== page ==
Barbara's Life Story--According to Barbara
Cars I've Known and Loved.....and Hated
The ‘52 Chevy
There is a saying, "Be careful what you wish for.....you might get it!"
In 1958, shortly after we moved back to Los Angeles from our 2 1/2 year stint in Phoenix, what I most devoutly wished for was a car of my OWN. After eight years of marriage, two small children and living in the spread-out, mobile society of Phoenix and L.A., it was becoming an onerous burden to be stuck out in the suburbs all week without a car. It took complex planning to have the car for even one day: arranging a car-pool for Glenn, stacking up all the necessary doctor’s appointments and errands--rushing from point A to point B to point C with the kids all that day long.
Yes, it was true that the children could walk to grade school, and yes, we had a Ralph’s supermarket and mini-mall just a couple blocks away. Even a nearby erratic Los Angeles bus line that ran more or less on an hourly schedule. But, did these fill my need for transportation? No! I wanted independence! To be a free spirit, sailing along the Hollywood freeway any ol’ time I pleased. Oh! (as Dr. Seuss was about to say) the places I’d go! The things I would see!
Glenn picked up on my not-so-subtle complaints about the car-less life and came home one day to announce that a fellow in his office was selling HIS wife’s Chevy sedan for a very reasonable price, and was it time for us to have a second car? Was it ever! My joy was boundless--I said "Yesss!" almost before he had finished his sentence. Did I thoughtfully suggest that we look that Chevy over carefully before buying? No way. My hands tingled at the thought that they would soon grip my very own steering wheel.
Shortly, a dull beige, boxy little Chevy sedan moved into our carport, right next to what now would be "Glenn’s car," because, WE were now a two-car family!
The Chevy was far from new--at least six or seven years old. It was very early spring when "Barb’s car" arrived--the time of year when the first blossoms appear on the apricot trees in the San Fernando Valley, and also the time when the Chicken Pox virus suddenly springs forth and infects all the young children it missed the prior year.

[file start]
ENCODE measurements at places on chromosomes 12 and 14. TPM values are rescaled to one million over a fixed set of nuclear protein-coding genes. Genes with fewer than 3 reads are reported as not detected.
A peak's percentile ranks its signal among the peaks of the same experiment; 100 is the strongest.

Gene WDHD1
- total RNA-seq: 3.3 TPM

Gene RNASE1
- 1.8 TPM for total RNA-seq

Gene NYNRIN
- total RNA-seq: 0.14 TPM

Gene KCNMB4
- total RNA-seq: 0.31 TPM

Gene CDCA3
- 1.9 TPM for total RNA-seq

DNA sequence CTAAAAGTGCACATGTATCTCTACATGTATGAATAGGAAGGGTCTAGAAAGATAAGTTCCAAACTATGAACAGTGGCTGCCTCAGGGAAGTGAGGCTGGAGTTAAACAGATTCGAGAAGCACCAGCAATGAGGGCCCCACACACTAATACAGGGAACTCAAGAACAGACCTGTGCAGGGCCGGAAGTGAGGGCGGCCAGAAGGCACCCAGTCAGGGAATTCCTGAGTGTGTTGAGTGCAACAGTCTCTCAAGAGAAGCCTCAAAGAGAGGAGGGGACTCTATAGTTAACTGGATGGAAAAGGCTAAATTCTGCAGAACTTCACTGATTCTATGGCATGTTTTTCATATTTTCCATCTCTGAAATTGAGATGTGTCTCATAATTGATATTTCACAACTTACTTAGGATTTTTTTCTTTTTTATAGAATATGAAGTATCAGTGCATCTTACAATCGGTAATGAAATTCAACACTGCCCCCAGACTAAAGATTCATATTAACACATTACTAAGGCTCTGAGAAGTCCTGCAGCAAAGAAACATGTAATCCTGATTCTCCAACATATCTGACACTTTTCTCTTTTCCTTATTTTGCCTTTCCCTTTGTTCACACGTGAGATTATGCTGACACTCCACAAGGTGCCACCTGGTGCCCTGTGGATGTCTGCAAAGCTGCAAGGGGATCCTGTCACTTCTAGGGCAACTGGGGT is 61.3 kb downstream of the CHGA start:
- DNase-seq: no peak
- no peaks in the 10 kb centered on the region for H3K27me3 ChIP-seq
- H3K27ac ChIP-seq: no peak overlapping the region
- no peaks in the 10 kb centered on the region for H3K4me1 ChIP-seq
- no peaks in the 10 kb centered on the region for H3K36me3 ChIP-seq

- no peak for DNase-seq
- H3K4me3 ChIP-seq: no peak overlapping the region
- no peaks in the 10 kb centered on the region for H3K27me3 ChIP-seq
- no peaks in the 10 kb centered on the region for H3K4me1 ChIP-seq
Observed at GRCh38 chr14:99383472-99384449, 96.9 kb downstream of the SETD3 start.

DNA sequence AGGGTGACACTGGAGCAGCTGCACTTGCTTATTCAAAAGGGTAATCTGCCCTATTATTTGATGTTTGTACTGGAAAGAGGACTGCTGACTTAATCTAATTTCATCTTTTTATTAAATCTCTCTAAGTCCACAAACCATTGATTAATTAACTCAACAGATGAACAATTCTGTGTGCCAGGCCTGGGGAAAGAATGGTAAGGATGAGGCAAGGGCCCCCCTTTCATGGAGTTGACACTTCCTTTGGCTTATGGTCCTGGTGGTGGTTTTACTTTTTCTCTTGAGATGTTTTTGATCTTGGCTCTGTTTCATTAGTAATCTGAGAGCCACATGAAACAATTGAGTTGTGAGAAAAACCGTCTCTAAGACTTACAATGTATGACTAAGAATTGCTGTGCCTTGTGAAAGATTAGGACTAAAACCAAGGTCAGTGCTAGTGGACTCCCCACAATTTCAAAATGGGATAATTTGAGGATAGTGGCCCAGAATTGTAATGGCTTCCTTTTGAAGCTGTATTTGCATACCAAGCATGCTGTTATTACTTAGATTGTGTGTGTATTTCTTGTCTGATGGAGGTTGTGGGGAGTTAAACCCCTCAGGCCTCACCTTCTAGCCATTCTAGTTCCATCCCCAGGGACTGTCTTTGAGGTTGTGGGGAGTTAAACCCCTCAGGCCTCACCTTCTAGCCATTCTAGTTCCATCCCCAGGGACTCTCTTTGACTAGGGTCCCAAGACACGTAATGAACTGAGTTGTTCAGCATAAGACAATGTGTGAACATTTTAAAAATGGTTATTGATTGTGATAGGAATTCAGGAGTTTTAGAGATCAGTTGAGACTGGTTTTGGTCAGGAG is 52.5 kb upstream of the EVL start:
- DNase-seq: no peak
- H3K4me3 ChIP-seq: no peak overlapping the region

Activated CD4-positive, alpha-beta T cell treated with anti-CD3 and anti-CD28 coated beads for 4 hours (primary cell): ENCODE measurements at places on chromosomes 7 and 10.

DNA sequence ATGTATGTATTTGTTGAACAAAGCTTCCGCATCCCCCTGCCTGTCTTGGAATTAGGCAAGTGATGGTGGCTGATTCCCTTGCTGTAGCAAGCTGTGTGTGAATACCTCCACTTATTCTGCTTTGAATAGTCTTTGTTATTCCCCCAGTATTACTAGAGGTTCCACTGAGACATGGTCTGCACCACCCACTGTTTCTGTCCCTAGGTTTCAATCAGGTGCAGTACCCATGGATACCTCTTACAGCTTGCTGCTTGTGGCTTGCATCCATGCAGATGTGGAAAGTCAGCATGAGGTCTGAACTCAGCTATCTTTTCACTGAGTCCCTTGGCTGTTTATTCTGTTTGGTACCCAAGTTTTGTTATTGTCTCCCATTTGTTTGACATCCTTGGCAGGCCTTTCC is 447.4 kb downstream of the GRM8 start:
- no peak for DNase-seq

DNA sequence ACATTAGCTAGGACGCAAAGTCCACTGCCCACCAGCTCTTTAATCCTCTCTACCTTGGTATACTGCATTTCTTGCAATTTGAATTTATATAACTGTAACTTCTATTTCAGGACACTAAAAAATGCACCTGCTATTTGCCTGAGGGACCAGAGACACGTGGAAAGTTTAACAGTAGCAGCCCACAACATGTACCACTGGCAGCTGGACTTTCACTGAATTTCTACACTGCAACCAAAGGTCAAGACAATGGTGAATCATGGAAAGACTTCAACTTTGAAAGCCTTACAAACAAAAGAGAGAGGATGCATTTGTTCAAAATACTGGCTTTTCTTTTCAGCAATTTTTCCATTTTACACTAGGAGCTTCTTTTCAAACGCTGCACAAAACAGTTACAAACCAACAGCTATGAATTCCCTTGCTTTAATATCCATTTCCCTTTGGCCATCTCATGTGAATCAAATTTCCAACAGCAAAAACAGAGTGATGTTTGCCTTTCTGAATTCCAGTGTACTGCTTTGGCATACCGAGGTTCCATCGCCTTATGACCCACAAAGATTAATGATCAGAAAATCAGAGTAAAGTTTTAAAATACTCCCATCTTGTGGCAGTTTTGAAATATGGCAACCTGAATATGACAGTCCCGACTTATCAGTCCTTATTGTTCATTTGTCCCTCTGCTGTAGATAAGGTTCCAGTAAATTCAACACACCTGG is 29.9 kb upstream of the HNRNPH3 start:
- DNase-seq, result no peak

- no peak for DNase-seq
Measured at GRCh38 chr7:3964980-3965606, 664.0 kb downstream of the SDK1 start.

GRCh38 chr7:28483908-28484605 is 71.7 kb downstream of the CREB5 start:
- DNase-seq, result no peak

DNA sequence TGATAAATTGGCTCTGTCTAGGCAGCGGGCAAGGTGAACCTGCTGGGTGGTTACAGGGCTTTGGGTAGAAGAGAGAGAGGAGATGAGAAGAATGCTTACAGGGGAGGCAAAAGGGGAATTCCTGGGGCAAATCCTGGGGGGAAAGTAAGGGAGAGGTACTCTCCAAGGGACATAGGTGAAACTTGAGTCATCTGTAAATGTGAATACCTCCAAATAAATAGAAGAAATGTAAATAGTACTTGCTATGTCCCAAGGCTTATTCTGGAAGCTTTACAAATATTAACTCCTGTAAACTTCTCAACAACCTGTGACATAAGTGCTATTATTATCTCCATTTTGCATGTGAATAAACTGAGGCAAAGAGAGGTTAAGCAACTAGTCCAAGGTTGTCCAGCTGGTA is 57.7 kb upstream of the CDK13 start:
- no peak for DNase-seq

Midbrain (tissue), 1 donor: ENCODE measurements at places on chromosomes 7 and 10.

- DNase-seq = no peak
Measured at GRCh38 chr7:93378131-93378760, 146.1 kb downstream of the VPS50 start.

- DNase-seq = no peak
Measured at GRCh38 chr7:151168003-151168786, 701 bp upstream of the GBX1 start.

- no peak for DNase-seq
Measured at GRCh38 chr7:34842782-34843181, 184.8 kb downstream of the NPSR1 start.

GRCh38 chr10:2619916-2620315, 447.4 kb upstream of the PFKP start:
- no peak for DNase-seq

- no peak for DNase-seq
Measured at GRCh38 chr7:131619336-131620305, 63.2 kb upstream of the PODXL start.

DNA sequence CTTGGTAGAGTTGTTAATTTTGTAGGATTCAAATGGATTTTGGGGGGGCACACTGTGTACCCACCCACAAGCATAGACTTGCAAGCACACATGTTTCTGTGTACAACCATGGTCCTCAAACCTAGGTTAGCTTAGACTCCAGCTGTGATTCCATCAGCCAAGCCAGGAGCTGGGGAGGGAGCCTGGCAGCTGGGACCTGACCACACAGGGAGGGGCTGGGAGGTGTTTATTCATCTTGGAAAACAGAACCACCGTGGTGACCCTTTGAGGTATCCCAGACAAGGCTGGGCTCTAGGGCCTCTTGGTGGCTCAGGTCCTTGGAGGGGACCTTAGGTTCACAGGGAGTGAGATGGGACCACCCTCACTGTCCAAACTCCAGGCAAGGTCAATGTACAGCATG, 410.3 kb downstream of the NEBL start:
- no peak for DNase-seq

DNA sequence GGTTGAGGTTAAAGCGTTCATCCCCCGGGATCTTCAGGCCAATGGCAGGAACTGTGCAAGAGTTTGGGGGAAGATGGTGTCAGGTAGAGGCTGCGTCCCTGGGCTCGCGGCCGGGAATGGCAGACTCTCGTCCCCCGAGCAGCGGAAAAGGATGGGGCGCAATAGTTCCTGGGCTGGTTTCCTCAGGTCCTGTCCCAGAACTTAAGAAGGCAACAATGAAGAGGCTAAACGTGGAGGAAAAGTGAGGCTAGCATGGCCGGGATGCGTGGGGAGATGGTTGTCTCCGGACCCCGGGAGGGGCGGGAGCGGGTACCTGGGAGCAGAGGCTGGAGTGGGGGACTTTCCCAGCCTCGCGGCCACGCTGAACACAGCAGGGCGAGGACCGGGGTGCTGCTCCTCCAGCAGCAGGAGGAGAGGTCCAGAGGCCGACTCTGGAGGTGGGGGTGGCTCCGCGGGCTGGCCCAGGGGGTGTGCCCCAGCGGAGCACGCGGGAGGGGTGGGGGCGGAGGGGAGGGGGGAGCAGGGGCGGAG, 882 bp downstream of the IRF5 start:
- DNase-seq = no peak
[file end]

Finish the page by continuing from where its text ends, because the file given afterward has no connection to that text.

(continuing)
Mark was in the first grade at Anatola Elementary and along with his art work, he brought home suspicious red spots all over his little body, only a couple days after the Chevy arrived. So, one of the first trips in "Barb’s car" was to the family doctor who confirmed my suspicions and warned me that four-year-old Karen was almost sure to get Chicken Pox also. Well, she did, but not until Mark was almost recovered. By the time the virus had worn out its welcome at the Halliday house, almost six weeks had passed and about the only places I’d gone in "my" car were to doctor’s offices and drug stores.
In mid-spring the orange trees blossomed--and the Measles virus moved in and took up where the Chicken Pox left off. This time, Karen led off the parade, and was seriously ill with it, so the Chevy saw even more trips to the doctor and drug store. Again, the disease didn’t strike Mark until almost the last possible incubation day, so there went another six weeks when "Barb’s car" did mostly paramedic duty.
But, finally, both children were again healthy and I was ready to hit those freeways--and find those malls! The Chevy must have realized its responsibilities while Mark and Karen were down with nasty viruses--it handled all those doctor visits without a complaint. But now, it gave in to its own ailments. I would start out on a little pleasure trip, and find pieces of the car falling off. Early on, I pulled up on the emergency hand brake--only to have it come right off in my hand!
Part by part, the car began to die--and each time something else fell off, or broke, I scurried to the phone to call Glenn at work, twenty-five miles away, and report the latest car calamity. To get to Glenn meant going through his secretary, "Joyce." Soon, Joyce and I were the best of telephone friends, and she would answer my call with the words, "Well, what broke on the car today?" My original enthusiasm about having my own car was worn away as the car continued its downhill course. I was seeing way more of mechanics in oil-spotted repair shops than of Bullocks’ elegant lunch and fashion show afternoons.
Perhaps the Chevy sensed that our love affair had soured--one warm afternoon with the car full of small children, mine and the neighbors, we pulled up to an intersection near the Sepulveda Golf course and heard a loud "thunk" coming from under the car. When the light turned green and I pressed on the accelerator to cross the street--we stayed put. The entire transmission had just fallen off! Glenn agreed with me that the Chevy was now terminal and we disposed of it.
I guess that dull brown Chevy would still rate as the car I hated the most, but then again, it was the wedge that established there should always be "Barb’s car" and "Glenn’s car" in our carport.
[NOTE: There are no photographs of this car in our archives--if there ever were any, I long ago burned them]
Barbara Halliday, June 14, 2000